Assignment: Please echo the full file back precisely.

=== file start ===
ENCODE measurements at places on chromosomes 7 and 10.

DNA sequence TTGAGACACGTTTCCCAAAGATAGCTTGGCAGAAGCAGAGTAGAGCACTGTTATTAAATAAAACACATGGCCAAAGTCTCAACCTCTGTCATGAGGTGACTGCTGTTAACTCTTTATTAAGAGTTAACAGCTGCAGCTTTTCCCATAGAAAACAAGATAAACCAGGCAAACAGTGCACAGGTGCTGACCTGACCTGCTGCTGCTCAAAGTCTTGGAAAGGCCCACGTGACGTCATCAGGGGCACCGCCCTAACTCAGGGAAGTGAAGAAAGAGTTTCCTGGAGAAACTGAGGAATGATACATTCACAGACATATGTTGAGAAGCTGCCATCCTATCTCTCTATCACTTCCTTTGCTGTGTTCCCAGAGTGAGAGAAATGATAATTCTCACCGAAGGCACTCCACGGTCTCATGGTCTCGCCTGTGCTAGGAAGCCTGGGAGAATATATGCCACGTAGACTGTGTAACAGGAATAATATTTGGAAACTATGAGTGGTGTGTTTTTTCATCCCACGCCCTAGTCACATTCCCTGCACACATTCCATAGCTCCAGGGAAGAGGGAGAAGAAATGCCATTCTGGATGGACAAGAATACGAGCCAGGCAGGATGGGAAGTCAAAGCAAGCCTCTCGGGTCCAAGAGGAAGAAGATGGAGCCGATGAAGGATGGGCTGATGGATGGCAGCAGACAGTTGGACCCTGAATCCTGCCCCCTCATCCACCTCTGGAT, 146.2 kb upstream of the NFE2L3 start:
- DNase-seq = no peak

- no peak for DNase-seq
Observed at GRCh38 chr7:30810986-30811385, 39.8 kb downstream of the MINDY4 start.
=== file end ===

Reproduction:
ENCODE measurements at places on chromosomes 7 and 10.

DNA sequence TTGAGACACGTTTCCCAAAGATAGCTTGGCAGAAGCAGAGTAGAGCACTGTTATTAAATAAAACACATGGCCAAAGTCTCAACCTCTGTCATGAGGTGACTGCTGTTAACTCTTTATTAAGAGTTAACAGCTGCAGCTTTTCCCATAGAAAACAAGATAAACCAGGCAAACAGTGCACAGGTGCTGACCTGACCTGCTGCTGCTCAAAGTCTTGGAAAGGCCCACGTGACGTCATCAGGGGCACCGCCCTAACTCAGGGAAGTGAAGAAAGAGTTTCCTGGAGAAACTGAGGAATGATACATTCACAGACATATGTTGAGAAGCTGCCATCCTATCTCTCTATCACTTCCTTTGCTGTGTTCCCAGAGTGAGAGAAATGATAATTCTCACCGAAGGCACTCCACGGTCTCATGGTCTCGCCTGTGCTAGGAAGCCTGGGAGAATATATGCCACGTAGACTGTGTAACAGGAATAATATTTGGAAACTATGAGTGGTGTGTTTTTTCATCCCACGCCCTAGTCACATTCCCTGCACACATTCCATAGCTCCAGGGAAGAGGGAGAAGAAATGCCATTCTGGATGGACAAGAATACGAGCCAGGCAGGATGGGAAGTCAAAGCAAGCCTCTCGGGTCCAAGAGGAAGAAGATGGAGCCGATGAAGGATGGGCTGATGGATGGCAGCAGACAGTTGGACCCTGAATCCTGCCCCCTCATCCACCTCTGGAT, 146.2 kb upstream of the NFE2L3 start:
- DNase-seq = no peak

- no peak for DNase-seq
Observed at GRCh38 chr7:30810986-30811385, 39.8 kb downstream of the MINDY4 start.